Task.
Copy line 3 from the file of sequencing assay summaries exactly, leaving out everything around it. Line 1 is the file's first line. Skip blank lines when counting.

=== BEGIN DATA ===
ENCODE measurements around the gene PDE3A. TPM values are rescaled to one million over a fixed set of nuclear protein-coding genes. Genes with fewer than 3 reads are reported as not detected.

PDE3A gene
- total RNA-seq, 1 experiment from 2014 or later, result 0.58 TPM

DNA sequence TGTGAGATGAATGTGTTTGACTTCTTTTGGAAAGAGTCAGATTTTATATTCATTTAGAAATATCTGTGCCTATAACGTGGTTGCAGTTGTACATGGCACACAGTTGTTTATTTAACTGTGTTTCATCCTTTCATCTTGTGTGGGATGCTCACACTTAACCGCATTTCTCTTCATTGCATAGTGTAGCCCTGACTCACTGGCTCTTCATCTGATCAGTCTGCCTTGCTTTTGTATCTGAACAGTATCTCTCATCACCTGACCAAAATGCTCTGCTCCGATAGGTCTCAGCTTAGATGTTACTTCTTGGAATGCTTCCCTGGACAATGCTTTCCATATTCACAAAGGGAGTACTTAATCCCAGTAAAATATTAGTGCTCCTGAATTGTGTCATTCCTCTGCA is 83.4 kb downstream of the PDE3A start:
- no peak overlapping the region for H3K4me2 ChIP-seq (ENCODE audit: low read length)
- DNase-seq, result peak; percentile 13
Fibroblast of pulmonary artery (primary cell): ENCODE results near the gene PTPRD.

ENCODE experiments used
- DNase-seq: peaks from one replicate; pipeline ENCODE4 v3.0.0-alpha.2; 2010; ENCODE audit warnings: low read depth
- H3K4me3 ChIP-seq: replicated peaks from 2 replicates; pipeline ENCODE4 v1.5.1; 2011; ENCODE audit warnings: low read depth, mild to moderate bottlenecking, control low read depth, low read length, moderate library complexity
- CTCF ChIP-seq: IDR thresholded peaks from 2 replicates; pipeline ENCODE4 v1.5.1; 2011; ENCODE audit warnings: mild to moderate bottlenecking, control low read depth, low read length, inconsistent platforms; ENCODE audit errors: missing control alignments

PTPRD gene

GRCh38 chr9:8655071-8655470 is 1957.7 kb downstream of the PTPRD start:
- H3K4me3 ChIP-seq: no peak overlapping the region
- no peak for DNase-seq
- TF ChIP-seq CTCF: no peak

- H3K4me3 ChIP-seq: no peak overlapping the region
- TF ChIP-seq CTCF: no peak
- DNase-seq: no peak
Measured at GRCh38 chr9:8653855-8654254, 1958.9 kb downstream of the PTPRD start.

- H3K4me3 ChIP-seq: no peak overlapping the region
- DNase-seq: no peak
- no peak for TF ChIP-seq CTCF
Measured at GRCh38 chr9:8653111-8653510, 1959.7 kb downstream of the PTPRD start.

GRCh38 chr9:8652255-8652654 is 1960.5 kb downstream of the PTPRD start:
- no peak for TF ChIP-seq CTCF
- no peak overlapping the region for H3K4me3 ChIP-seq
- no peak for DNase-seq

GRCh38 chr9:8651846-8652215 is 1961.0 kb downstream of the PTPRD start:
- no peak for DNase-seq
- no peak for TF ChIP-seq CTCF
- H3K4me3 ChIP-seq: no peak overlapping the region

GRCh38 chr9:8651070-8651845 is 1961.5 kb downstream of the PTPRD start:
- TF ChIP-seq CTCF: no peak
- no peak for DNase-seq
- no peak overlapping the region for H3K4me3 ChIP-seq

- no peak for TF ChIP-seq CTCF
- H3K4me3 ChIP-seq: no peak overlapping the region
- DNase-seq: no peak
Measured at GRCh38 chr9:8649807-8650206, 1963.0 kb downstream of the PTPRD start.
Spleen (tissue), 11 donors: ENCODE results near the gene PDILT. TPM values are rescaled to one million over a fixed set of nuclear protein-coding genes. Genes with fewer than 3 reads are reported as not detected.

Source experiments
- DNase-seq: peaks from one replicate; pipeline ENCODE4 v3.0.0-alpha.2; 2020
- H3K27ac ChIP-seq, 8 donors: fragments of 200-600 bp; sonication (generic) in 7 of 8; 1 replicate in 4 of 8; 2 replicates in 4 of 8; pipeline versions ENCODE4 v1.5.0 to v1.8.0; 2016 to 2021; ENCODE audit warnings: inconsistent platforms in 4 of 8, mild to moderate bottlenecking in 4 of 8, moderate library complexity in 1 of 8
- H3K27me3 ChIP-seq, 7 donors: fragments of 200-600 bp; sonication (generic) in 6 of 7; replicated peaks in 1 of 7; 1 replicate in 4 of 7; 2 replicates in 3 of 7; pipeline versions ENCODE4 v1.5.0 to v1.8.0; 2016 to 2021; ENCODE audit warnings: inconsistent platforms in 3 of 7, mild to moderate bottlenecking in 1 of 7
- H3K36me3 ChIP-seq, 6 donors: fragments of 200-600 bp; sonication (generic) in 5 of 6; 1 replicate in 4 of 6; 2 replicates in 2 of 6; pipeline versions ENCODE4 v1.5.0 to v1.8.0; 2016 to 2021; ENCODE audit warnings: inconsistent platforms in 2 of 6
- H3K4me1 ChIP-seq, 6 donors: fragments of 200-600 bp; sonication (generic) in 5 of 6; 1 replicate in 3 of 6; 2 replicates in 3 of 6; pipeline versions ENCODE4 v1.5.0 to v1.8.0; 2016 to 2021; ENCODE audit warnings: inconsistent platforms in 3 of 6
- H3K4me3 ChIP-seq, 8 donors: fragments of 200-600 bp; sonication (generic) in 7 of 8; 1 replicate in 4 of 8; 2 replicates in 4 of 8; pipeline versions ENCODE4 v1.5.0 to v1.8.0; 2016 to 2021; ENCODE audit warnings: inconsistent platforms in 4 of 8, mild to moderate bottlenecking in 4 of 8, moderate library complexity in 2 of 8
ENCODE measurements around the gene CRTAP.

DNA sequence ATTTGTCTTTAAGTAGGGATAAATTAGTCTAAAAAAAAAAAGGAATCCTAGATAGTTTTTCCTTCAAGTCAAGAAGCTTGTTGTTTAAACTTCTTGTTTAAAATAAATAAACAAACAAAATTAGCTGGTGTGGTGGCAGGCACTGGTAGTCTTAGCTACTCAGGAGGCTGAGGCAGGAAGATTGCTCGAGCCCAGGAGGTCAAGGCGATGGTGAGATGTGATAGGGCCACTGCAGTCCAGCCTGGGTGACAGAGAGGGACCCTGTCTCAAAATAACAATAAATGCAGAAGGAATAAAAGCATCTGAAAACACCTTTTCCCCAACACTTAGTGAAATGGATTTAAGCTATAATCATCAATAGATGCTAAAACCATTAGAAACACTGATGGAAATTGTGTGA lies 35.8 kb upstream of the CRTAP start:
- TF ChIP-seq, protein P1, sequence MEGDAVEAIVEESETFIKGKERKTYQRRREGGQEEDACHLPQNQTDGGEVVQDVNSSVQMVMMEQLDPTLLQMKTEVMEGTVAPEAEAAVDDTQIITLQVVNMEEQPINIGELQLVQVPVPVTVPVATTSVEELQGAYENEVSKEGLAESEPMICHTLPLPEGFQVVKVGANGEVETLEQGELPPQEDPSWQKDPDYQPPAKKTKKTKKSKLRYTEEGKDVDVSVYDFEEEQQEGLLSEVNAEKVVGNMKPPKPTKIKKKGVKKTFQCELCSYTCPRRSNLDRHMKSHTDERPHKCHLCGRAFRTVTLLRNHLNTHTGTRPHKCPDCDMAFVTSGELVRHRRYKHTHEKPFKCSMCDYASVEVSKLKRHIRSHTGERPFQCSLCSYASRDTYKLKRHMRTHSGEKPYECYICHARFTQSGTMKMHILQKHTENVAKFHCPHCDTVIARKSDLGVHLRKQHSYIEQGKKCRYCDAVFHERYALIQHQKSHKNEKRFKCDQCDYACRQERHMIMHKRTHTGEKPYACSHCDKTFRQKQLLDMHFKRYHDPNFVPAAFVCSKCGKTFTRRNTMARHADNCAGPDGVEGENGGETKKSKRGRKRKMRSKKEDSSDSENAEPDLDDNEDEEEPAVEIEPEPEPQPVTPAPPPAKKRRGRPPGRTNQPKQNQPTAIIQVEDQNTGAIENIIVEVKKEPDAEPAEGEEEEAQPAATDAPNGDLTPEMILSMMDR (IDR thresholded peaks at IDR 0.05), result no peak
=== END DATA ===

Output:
- total RNA-seq, 1 experiment from 2014 or later, result 0.58 TPM